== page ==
Your next visit to your Fort Lauderdale dentist can save your life.
Dental professionals recommend visiting dentists at least twice a year. The main reason for that is that this allows your dentist and you to stay on top of your oral health. If there are any significant issues that arise in between your visits, your dentist can take the necessary steps to contain a problem before it spirals out of control.
During one of your routine visits, you might want to consider undergoing an oral cancer screening.
Why get yourself screened for oral cancer
According to the World Health Organization or WHO, cancer is one of the leading causes around the world. And oral cancer is the eighth most common type of cancer.
The Oral Cancer Foundation or OCF predicts that this type of cancer will affect about 53,000 Americans and may likely cause close to 10,000 deaths or equivalent to one person per hour. The death rate for the disease is significantly higher compared to other more common types of cancer like cervical cancer and Hodgkin’s lymphoma.
Among the people who are considered at most risk of contracting oral cancer are smokers and people who drink alcohol excessively.
Early detection of oral cancer substantially increases the five-year survival rate of patients, between 75 to 93 percent.
Fortunately, this type of cancer is not hard to detect. However, most patients discover that they are afflicted with the disease during the later stages when the cancer has spread to another body part like the neck. Worse, the symptoms are easy for an ordinary person to overlook.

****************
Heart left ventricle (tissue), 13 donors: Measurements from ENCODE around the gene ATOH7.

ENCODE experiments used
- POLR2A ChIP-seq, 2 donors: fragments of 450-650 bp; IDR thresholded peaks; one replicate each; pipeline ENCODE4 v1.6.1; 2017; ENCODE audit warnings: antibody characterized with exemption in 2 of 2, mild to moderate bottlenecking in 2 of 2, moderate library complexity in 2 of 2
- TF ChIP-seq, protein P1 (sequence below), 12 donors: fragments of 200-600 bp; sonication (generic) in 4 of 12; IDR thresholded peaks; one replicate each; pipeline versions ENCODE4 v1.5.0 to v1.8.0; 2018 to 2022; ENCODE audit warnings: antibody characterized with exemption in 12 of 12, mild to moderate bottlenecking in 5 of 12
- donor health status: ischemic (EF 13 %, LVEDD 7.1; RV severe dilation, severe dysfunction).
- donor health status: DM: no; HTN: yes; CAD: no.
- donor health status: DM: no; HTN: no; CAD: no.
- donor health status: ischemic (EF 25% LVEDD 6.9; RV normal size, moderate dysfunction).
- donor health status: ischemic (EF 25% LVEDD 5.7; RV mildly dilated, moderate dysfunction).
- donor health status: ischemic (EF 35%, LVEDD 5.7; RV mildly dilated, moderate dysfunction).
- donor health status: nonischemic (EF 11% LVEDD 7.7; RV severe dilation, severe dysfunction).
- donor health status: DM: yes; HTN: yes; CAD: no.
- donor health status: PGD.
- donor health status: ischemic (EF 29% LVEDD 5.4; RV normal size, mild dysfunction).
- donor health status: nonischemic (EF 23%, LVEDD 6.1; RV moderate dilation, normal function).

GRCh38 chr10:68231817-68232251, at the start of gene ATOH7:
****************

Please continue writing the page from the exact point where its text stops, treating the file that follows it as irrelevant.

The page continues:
Among the most common symptoms of oral cancer are lumps or sores in the mouth, throat, or lips, difficulty in chewing or swallowing, weight loss, sores or ulcers that don’t heal, and tenderness or pain in the lips or mouth.
This is where oral cancer screening becomes even more critical.
How your dentist screens for oral cancer
During the oral cancer screening, your dentist will evaluate your mouth, including the soft tissues.
Before the procedure is done, your dentist will need to know about your medical history. Make sure that you inform your dentist about your recent diagnosis, if any, as well as the medications you have taken in between your last and current visit to the dental clinic. Proper oral care may help you to look younger, beautiful and its a plan for anti-aging.
The screening is comprised of two parts: the visual and physical exams.
During the visual exam, your dentist will check your face, mouth, lips, neck, and your nose and oral cavities. Here, your dentist will look abnormalities like bumps, ulcers, discoloration, and swelling.
During the physical exam, your dentist will touch your cheeks, head, chin, and jaw to discover nodules and other types of abnormal growth. He will ask you if you feel any pain while touching these body parts. He may also request you to swallow.
After the exam
What happens after the procedure?
Should your dentist discover abnormalities during the screening, there are two courses of action he may recommend. First, he may ask you to come back at a later time to evaluate the abnormalities he may have discovered. Second, he may recommend a biopsy in order to determine whether the abnormality detected is indeed cancer.
On the other hand, if the screening yields a negative result, your dentist may ask you to return at frequent intervals if you are a smoker or heavy drinker.
Be aware that an oral cancer screening is not diagnostic in nature. If your dentist suspects anything, you will need to see a specialist for confirmation. Remember, the earlier the cancer is detected and treated, the higher your survival rate will be.
Oral cancer screening is a straightforward procedure that can be conducted during a routine visit. If you are a smoker or heavy drinker, you might want to ask your dentist for a screening during your next visit and prevent a severe problem before things go out of hand.